In short…not really
With a world-wide virus creating fear, uncertainty and isolation, many parents are doing everything they can to keep themselves and their children healthy and virus-free. Parents are doing everything from proper hygiene (frequent hand washing), staying active, eating well and staying at home. But many parents wonder if there are certain foods or supplements that may help to prevent sickness. The truth is, yes, there are nutritious foods that we all should be consuming regularly for our well-being, and for normal immune function. However, there are no “immune-boosting foods” to speak of, and even if there were, that would not be a good thing.
The truth is, to “boost the immune system” would actually mean that your immune system would shift into over-drive. An overactive immune system can put you at risk of developing autoimmune disorders. This is not good. The goal is to keep your immunity in check (functioning normally) so that you’re able to prevent infection and sickness.
Many articles, blog posts and supplement companies incorrectly claim that certain foods and nutrients enhance immune function (I’m guilty too–an old, outdated blog post of mine listed some “immune-boosting foods”). First of all, the terminology is incorrect (ie. you can’t actually “boost” the immune system, nor do you want to), and there’s really no good science to support any one food, nutrient or supplement improving immune function or warding off sickness. Darn, hey? I know.
Although including foods in your child’s (or your) diet that contain certain essential vitamins and minerals DO support normal immune function (such as vitamins C, D, A, protein and Zinc), more of these does not mean a stronger immune system. We just don’t have the science to support any claim that certain foods or nutrients strengthen immunity. In fact, researchers are far from comprehending the complexities of how our immune systems operate and if or how to strengthen them through nutrition.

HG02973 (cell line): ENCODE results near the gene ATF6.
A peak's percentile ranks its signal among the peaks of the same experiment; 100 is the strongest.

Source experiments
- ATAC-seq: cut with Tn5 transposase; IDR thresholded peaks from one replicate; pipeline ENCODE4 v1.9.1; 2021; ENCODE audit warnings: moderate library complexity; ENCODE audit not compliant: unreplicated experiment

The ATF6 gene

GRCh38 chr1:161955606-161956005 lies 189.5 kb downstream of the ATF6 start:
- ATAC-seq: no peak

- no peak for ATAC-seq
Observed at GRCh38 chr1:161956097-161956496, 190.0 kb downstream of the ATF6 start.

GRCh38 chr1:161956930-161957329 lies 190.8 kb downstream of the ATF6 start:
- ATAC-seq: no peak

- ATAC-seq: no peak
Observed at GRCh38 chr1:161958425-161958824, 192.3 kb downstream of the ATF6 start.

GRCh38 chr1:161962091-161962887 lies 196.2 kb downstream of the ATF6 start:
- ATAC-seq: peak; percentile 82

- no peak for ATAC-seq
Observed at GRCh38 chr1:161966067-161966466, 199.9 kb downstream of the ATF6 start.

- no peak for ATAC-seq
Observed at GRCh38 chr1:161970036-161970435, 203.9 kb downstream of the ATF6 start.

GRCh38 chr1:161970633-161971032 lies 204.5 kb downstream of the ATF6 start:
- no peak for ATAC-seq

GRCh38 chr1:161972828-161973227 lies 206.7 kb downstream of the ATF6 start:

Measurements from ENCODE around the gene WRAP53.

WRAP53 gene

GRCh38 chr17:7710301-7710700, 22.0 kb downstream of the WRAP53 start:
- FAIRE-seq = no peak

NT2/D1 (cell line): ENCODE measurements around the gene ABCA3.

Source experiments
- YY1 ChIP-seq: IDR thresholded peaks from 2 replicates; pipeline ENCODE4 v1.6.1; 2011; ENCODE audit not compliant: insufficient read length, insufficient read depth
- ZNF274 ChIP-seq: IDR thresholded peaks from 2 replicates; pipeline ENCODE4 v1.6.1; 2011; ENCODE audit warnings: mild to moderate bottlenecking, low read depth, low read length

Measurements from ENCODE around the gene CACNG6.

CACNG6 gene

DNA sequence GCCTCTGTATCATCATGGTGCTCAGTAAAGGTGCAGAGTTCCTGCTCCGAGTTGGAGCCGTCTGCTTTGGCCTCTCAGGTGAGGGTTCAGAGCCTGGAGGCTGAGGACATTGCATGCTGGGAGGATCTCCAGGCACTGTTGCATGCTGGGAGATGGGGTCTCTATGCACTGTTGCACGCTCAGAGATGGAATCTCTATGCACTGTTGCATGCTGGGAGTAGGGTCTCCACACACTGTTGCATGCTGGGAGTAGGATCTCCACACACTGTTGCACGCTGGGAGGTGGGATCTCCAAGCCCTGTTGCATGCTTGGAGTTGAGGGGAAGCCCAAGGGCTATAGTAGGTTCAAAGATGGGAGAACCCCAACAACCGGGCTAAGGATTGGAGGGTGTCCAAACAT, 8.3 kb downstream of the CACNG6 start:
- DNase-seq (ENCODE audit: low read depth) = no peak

So, is there a special way to feed kids to prevent infection or sickness?
So, as a parent, you might be wondering what the heck you CAN do to help prevent the risk of infection due to the Covid-19… Again, there’s no one magic solution to prevent it, however most experts would agree (and this is no surprise) that it’s key to practice proper hygiene, stay active, and simply focus on general healthy habits, including good nutrition.
Make sure that you and your children are washing your hands often, doing some daily physical activity, getting outside for some fresh air and eating balanced, healthy meals and snacks.
Nutrition-wise, shift your focus away from loading up on certain nutrients or one particular “immune-enhancing food” during this time and focus on these 5 things instead:
1. Load up on brightly coloured fruits and veggies at meals and snacks:
Make sure that you’re serving fruits and/or veggies at every meal and snack. I try to get at least three colours in at every meal and two at snacks. Bell peppers, oranges, strawberries and other berries, carrots, squash, leafy greens, and apples will provide lots of vitamin A and C (which support immune normal function). For adults, aim for half your plate to be filled with fruits and veggies, and for kids, aim for at least one third of their meals and snacks to consist of fruits and veggies.
Here are some recipes that you might want to try with your kids:
2. Supplement with Vitamin D:
Here’s the one exception to the supplement rule: Vitamin D is one nutrient that you DO want to supplement with. It is very important that you get enough vitamin D because a deficiency in this fat-soluble vitamin is linked to an increased risk of infection. Unfortunately, there aren’t many foods that contain vitamin D (in high enough doses). Since it is found in a limited number of foods, such as fortified milk and fatty fish, supplements are often recommended (the dose you need depends on age, gender and how much you get from food).